The docu-series EARTH with John Holden airs Sunday, December 26th at 3:30 pm EST and Sunday, January 2nd, 2022, at 3:30 pm EST on Bloomberg TV; and on Sunday, December 26th at 10:00 am EST on BNN Bloomberg (Canada) Sunday, and January 2nd 2022, at 5:00 pm EST on Fox Business Network. EARTH with John Holden is also available on the streaming platforms Vimeo, Roku, Amazon Fire TV, Google TV, and YouTube.
In this episode, viewers find how Novipax packaging prevents food waste, Electrolux builds greener appliances, LKQ recycles end-of-life vehicles, the U.S. Cotton Trust Protocol supports sustainable crops, and giant Wurth Group keeps ecology “all in the family.”
First, host John Holden travels to Grenada, Mississippi to discover how the company Novipax produces innovative packaging designed to prevent food waste. As our global population grows, billions of people go hungry while in richer countries, consumers waste a third of the food they buy. Novipax is working to create new kinds of packaging that extend the shelf lives of all kinds of food products, keeping them edible and delicious as long as possible. One new product is absorbent food pads that keep meats fresh longer by inhibiting bacterial growth.
Next, Andrea Ocampo travels to North Carolina to explore how Electrolux, one of the world’s leading global home appliance manufacturers, makes the household appliances we depend upon greener. Today’s consumers evaluate the eco-friendly aspects of appliances they buy, with good reason. Our homes can have long term impacts on the environment. Electrolux is designing washer/dryers that help make clothes last longer and use less water; and refrigerators that keep food fresher. The company even uses less packaging to ship their products. It’s all part of their company-wide goal to reduce CO2 emissions.
John visits a gigantic 21st century salvage yard in Casa Grande, Arizona. He finds out how LKQ Corporation, the world’s largest auto recycler, processes more than 800 thousand cars every year at their worldwide facilities. Recycled parts from these end-of-life vehicles include electronics, transmissions, tires, metals, headlamps – even usable oil. In all, LKQ’s recycling team scours vehicles for more than 130 parts that are resold rather than dumped into a landfill. They’re used for car repairs, or repurposed for new items such as playgrounds, steel parts, and roads. The result: less pollution and reduced global warming.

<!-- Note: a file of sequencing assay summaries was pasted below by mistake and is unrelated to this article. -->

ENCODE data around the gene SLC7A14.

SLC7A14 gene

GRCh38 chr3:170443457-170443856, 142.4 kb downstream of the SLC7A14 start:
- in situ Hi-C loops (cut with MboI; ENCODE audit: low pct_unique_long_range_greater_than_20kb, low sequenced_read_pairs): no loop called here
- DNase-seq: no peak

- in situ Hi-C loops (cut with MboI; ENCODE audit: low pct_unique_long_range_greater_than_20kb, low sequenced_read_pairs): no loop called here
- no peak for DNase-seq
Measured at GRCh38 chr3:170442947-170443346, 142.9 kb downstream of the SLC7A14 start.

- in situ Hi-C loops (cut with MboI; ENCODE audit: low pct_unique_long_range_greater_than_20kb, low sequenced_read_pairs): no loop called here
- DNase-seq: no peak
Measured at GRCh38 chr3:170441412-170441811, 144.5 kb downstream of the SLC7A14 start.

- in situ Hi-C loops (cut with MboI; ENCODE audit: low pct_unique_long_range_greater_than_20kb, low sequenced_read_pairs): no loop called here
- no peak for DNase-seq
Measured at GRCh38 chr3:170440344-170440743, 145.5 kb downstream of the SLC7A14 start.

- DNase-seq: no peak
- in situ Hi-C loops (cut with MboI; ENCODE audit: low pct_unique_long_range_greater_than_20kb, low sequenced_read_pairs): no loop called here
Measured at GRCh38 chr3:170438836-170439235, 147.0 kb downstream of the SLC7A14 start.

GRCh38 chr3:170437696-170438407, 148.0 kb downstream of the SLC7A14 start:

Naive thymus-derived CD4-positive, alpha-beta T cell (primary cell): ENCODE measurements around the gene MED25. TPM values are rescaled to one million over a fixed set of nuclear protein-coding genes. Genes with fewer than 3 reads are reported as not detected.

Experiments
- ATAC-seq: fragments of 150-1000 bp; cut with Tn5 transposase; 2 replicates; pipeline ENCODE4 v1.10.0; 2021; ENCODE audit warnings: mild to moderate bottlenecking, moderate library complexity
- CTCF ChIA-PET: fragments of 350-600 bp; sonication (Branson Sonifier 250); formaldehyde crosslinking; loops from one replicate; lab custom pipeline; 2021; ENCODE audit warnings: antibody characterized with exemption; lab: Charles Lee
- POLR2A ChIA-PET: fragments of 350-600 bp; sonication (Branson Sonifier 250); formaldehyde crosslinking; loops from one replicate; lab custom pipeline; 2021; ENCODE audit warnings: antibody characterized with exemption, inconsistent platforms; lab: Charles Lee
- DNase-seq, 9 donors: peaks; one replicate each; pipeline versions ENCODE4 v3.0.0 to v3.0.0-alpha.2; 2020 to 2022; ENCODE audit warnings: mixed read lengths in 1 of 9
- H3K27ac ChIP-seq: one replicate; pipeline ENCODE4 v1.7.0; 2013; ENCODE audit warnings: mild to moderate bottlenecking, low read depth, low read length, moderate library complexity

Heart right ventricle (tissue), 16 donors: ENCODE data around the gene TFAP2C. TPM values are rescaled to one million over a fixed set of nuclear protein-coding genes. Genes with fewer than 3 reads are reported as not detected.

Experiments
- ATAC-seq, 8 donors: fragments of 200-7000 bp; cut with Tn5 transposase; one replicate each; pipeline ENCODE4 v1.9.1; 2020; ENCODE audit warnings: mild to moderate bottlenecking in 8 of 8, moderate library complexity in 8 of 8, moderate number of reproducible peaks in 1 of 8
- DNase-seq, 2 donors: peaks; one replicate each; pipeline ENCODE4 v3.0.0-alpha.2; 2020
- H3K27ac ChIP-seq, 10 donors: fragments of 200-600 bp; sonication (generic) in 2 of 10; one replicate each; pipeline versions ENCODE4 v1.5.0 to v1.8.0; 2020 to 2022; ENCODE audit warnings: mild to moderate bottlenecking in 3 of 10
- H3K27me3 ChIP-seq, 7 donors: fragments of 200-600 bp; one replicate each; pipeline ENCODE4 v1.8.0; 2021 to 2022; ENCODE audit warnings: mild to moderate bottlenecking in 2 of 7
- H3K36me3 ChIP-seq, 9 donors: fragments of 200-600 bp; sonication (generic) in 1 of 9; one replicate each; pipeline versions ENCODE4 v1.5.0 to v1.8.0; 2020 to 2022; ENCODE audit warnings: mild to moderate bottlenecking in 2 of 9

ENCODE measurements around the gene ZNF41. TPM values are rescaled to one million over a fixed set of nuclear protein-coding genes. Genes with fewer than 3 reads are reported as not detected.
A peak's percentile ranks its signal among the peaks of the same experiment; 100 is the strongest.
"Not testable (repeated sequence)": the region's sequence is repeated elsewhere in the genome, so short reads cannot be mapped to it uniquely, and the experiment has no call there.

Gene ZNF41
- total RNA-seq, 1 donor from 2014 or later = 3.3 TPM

Next, John visits a cotton farm in Louisiana, to find out how today’s crops are saving water, land, soil, and energy – while using fewer chemicals than in past years. New sustainability methods mean crops can remain productive and sustainable for generations to come, while our drinking water runs clean. Bringing down the carbon footprint for an entire industry is a major initiative of the U.S. Cotton Trust Protocol. Its 500 members include retailers, brands, and agricultural interests, all working together to produce more eco-friendly cotton for the fabrics and fashions we love.
Finally, John travels to Kunzelsau, Germany to explore how family-owned Wurth Group maintains sound environmental practices throughout 400 companies in 80 countries, with a company-wide commitment to sustainability and circular economics. Wurth’s parent company expects to achieve climate neutrality by 2024 through expanding its electric vehicle fleet, using renewable energy, greener packing systems, and more. One example is Wurth’s 3D printing products, which allow manufacturers to streamline supply chains and distribution. Another is the company’s new industrial complex, constructed entirely of wood.
Throughout the series our host, six-time Emmy Award winner John Holden, takes viewers around the globe to showcase companies with inspiring, eco-friendly initiatives that enhance our lives through the latest technologies and innovations. With insightful interviews and amazing on-site discoveries, Holden highlights the ways businesses protect our environment, to fight global warming and create a better world for everyone.